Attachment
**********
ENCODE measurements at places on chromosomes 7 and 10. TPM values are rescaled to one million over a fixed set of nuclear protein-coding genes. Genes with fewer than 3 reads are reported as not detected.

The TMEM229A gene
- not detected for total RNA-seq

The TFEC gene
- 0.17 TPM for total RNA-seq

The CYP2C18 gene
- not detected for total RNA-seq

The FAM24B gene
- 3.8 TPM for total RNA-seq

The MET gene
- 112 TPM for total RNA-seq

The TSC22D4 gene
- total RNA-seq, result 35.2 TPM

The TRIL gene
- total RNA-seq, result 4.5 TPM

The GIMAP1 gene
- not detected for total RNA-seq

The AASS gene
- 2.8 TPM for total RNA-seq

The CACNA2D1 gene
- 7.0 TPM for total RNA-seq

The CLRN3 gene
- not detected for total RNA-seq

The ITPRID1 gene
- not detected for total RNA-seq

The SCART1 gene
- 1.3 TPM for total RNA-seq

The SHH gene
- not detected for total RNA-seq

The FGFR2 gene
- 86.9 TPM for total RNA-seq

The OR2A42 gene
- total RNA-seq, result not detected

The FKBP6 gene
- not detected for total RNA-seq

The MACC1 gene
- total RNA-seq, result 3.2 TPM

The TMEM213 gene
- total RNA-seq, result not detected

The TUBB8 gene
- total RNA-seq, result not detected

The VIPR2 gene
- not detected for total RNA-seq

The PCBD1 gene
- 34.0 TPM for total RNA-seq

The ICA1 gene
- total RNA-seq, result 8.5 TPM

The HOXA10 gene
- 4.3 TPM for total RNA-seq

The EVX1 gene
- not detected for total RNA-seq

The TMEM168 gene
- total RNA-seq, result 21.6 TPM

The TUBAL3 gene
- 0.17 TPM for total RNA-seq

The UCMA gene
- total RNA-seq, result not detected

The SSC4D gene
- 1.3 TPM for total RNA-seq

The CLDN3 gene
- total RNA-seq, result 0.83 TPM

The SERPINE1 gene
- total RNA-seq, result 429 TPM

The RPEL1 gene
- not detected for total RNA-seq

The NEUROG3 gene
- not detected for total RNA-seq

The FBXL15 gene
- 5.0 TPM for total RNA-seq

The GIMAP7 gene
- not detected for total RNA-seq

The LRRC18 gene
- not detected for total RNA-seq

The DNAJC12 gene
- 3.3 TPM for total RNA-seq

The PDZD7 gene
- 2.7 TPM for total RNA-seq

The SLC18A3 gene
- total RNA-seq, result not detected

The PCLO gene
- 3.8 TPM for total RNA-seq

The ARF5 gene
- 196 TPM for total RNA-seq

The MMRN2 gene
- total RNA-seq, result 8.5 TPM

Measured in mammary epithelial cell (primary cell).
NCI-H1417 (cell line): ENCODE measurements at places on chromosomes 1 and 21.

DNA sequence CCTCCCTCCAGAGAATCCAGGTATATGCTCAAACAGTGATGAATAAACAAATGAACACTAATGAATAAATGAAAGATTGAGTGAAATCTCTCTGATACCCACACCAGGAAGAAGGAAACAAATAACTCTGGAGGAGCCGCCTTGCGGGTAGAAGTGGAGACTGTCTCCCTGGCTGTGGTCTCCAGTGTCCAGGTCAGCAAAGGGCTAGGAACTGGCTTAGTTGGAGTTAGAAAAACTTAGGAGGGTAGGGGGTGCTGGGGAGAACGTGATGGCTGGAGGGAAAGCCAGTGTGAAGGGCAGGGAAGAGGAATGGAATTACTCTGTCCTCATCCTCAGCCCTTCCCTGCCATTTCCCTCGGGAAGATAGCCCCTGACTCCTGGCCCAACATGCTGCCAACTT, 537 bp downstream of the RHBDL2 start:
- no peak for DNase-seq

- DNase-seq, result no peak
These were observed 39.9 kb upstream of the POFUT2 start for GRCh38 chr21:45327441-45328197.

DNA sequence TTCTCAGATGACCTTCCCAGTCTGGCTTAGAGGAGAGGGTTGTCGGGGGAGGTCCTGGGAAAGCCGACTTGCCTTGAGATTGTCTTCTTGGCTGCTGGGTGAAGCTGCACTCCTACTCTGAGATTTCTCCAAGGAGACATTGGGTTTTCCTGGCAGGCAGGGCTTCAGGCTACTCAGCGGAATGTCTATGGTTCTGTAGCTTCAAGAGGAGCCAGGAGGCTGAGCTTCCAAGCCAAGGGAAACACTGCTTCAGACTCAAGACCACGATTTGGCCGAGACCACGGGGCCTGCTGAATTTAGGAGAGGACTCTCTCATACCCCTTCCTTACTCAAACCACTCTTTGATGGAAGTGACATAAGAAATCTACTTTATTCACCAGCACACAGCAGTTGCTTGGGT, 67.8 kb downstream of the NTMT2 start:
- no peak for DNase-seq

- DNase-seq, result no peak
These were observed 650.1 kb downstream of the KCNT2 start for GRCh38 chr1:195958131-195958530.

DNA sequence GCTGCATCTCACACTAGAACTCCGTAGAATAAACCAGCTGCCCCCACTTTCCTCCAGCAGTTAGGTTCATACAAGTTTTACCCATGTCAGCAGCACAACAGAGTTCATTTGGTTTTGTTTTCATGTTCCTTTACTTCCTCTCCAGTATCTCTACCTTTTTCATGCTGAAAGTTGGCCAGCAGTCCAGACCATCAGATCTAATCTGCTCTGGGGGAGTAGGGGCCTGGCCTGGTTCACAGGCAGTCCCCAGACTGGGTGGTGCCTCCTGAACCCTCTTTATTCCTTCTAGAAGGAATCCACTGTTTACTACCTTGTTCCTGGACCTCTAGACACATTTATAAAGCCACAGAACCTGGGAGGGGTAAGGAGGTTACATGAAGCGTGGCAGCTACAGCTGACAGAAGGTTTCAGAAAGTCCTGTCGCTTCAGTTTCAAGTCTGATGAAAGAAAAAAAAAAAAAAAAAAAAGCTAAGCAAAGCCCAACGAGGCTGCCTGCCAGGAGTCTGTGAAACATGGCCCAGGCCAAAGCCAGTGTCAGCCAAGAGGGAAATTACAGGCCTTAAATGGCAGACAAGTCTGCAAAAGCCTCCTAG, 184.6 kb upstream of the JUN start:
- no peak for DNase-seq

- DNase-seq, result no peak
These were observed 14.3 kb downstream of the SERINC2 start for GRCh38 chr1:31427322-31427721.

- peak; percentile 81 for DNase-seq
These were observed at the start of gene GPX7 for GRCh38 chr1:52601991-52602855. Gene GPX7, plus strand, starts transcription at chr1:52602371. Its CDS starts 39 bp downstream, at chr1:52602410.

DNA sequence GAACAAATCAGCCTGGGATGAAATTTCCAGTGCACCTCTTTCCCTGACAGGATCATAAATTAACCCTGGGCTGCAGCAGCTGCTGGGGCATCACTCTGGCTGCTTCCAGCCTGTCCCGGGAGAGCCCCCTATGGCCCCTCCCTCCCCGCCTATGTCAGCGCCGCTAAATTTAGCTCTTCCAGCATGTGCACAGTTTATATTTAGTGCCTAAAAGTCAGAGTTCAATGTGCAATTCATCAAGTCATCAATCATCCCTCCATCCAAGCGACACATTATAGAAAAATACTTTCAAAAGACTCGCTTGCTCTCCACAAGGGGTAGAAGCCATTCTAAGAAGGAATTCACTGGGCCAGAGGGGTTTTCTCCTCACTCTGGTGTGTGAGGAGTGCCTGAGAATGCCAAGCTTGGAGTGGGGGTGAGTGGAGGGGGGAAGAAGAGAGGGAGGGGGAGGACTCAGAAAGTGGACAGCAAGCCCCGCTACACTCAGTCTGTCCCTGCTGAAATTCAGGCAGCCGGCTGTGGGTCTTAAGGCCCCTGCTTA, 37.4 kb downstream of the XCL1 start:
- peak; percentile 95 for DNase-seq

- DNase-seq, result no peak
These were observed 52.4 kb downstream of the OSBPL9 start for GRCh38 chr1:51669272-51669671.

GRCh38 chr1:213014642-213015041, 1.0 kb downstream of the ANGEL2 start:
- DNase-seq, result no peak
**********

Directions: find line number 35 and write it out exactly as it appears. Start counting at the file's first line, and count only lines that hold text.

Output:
- not detected for total RNA-seq